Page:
KISANGANI AIR CRASH KILLS SCORES
At least 53 occupants of the stricken B 727 which crashed short of the runway while on the final approach into Kisangani airport were reported to have died, while sources from Goma, also Eastern Congo, claim that over 40 passengers appear to have survived the crash. The aged B 727 came down short and available details on the weather conditions at the time of the crash were spoke of ‘heavy weather conditions’. This may have been a factor in the crash but as always other circumstances too will need looking into, leaving the accident’s exact causes to be established by the enquiry which will now go underway by the civil aviation authority in Kinshasa. Hewa Bora has in the recent past suffered two other fatal incidents when 3 years ago a DC 9 crashed in Goma on takeoff following an engine failure. This was some time later followed by the crash of a smaller commuter plane killing all 17 on board. Calls have emerged from sections of the aviation fraternity to close the airline down, as would most likely be the case anywhere else in the world, and ban the owners and their managers from engaging in any aviation business again.
The Congo has failed to implement aviation safety measures as demanded by ICAO and as a result all their airlines are banned from flying into the European Union but continue to fly domestic scheduled and charter flights and also fly to neighbouring countries. Condolences are extended to the families and friends of those who perished in the crash.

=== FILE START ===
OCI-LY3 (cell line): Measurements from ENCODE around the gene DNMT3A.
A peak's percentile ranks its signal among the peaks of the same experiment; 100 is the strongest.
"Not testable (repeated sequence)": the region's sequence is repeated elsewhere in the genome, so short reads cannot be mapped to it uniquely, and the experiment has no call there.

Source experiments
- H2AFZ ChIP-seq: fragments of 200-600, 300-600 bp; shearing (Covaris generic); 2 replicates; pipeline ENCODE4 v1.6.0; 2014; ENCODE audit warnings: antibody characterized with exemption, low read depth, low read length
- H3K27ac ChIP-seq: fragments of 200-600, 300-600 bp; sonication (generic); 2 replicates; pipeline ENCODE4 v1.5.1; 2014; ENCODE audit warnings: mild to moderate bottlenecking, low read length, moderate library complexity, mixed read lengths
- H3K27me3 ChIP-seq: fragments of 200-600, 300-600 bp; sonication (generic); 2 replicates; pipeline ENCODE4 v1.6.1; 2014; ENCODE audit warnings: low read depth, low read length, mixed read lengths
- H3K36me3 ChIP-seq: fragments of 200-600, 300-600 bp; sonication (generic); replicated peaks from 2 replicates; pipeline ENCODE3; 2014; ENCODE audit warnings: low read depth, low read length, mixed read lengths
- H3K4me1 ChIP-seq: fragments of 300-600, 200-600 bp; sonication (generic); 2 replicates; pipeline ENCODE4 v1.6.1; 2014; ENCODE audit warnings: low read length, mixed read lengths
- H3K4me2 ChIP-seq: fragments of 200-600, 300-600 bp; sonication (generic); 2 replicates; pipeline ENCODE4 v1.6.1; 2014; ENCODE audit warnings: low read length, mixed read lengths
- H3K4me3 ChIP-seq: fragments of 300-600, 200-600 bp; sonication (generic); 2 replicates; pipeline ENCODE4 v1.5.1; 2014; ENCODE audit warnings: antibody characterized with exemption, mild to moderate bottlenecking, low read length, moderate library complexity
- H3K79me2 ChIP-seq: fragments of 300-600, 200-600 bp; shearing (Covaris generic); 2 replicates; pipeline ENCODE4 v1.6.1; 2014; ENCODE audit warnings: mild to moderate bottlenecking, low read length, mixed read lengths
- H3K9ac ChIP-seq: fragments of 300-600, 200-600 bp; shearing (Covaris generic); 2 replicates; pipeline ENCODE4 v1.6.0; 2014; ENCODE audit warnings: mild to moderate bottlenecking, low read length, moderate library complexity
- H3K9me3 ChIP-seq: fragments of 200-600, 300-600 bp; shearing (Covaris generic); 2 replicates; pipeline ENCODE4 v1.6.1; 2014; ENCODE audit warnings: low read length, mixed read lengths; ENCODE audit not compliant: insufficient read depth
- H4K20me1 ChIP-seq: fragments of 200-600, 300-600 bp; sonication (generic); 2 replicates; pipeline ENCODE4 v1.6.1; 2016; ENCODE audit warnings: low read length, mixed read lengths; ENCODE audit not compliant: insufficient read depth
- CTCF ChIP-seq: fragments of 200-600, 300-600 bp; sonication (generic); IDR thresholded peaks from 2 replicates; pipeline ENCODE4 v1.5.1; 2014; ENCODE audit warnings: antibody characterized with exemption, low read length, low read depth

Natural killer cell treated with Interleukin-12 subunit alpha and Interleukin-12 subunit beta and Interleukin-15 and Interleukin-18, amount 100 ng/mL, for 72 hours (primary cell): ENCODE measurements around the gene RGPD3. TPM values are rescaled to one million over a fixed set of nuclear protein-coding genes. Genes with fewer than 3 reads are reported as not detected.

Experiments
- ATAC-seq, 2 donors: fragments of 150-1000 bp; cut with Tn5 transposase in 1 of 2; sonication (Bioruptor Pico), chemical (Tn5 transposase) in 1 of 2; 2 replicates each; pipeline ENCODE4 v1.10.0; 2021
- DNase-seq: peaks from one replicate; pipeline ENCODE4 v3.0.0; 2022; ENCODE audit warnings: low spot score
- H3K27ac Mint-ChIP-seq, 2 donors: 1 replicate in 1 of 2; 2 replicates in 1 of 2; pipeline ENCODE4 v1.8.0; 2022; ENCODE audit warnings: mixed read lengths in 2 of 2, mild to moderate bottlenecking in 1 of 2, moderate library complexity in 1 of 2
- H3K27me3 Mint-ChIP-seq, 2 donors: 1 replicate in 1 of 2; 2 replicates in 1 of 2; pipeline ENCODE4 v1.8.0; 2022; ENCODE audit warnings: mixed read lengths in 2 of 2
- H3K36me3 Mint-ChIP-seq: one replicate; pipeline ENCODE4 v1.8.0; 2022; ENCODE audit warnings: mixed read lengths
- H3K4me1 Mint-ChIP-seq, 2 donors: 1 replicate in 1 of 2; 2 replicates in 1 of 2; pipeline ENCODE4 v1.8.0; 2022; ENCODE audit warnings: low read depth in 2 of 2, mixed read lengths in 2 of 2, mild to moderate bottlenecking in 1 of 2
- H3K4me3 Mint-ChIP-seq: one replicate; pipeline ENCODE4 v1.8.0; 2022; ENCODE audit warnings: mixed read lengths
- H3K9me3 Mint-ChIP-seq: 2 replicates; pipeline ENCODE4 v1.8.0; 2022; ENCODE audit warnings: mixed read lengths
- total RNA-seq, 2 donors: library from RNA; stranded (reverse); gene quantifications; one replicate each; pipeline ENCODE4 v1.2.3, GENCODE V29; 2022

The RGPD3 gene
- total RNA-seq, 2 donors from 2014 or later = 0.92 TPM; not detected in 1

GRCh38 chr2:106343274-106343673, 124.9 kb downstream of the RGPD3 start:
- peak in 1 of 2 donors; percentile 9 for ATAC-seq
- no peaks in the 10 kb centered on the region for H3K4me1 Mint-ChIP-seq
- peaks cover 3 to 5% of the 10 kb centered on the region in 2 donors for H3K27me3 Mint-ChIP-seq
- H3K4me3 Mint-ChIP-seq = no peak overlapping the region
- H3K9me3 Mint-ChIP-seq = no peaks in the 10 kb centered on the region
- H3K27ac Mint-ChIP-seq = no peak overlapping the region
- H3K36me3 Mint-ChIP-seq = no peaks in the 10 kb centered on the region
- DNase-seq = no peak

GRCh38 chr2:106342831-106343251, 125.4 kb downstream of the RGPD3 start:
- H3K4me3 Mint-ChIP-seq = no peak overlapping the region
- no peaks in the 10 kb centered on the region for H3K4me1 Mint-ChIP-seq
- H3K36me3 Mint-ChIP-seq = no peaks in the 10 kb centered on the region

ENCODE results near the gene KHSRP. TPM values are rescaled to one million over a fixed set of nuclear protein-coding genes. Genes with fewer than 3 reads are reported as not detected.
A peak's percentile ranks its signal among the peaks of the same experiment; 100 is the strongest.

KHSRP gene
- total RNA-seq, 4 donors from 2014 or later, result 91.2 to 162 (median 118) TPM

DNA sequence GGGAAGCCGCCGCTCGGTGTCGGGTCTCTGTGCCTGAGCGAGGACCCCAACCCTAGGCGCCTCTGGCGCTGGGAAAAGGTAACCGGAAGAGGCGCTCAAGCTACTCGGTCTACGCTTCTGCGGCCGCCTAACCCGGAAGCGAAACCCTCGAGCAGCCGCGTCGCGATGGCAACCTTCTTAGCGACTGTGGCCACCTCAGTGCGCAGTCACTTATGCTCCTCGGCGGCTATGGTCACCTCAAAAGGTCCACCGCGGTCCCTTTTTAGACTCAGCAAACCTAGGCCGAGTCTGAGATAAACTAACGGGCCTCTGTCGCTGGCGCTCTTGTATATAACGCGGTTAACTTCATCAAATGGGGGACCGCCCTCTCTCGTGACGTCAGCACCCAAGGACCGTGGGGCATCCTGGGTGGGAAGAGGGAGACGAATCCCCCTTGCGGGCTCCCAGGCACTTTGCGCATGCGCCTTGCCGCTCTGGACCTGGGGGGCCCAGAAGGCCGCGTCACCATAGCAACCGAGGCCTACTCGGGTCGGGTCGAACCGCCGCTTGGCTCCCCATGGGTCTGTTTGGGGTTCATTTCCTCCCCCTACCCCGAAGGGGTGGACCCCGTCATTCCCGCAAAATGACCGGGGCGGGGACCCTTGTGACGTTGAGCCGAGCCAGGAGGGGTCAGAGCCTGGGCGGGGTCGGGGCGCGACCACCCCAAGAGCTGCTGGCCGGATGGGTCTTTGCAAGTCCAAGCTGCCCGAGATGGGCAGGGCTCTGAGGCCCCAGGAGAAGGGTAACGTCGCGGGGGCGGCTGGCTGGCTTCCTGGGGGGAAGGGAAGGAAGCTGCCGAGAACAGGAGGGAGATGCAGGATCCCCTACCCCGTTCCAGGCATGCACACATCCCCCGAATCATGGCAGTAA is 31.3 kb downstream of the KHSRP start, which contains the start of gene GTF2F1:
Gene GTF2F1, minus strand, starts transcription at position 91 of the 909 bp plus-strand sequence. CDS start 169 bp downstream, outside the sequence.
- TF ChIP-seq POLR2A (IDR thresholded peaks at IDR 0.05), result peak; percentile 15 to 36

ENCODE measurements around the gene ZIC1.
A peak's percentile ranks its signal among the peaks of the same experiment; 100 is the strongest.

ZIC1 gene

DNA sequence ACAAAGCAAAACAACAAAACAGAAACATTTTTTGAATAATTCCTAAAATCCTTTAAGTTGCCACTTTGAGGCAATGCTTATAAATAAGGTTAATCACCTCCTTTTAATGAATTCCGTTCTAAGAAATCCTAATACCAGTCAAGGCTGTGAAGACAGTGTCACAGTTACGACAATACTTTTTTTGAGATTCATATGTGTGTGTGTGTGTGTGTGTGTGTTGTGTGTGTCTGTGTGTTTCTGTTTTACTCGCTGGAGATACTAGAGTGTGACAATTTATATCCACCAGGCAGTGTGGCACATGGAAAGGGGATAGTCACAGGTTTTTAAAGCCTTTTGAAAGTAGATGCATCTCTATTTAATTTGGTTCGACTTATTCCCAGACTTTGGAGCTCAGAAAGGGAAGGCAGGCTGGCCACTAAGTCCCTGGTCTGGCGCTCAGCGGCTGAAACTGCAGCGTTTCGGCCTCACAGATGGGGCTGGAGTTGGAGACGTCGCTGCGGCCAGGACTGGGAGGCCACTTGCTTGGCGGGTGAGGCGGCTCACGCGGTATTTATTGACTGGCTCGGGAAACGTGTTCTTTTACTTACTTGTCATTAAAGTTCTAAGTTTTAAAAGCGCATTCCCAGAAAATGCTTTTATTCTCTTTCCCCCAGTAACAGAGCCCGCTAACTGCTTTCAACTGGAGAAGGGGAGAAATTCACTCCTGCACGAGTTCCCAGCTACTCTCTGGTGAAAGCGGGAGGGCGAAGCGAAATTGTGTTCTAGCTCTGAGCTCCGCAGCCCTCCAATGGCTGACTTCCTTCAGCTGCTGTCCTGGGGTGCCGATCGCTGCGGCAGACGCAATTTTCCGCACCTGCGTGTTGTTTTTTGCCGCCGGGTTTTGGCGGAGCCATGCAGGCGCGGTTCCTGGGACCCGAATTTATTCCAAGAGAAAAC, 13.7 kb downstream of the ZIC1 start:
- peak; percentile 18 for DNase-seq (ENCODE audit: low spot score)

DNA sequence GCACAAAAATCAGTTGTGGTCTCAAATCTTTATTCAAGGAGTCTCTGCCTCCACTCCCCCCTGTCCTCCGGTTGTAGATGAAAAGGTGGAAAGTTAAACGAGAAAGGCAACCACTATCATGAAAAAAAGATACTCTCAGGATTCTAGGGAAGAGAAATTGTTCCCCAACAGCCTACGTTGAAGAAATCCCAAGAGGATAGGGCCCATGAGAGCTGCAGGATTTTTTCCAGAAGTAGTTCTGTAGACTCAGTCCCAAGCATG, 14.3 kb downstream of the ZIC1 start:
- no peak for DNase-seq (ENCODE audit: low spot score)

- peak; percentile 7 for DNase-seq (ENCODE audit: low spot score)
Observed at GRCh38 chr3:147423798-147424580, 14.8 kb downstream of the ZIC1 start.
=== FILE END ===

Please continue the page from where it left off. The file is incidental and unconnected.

Another aircraft crash in the Congo DR has shaken that country, when reports began to emerge less than an hour ago that a plane belonging to EU banned Hewa Bora Airlines crashed while attempting to land. The aged Boeing 727 carried reportedly some 112 passengers and crew. Information at this stage is still sketchy but a number of passengers seem to have survived the crash and were rushed to local clinics and hospitals. The airport has according to added information received from sources in Goma been closed for operations while and accident investigation is expected to go underway involving staff of the totally discredited Congolese civil aviation body – unable to halt the seemingly never ending series of plane crashes in the country – while Boeing staff are also expected to assist in the unfolding investigation. It could not be ascertained at this time which foreign accident investigation organizations will be invited to join their Congolese counterparts in order to add expertise and experience in unearthing the causes of this lastest crash.
Congo has arguably the worst aviation accident rate in the world and all its airlines have been banned from flying into European airspace over safety concerns. Maintenance and crew training were in the past cited as major causes for crashes in Congo.
Watch this space as more information becomes available.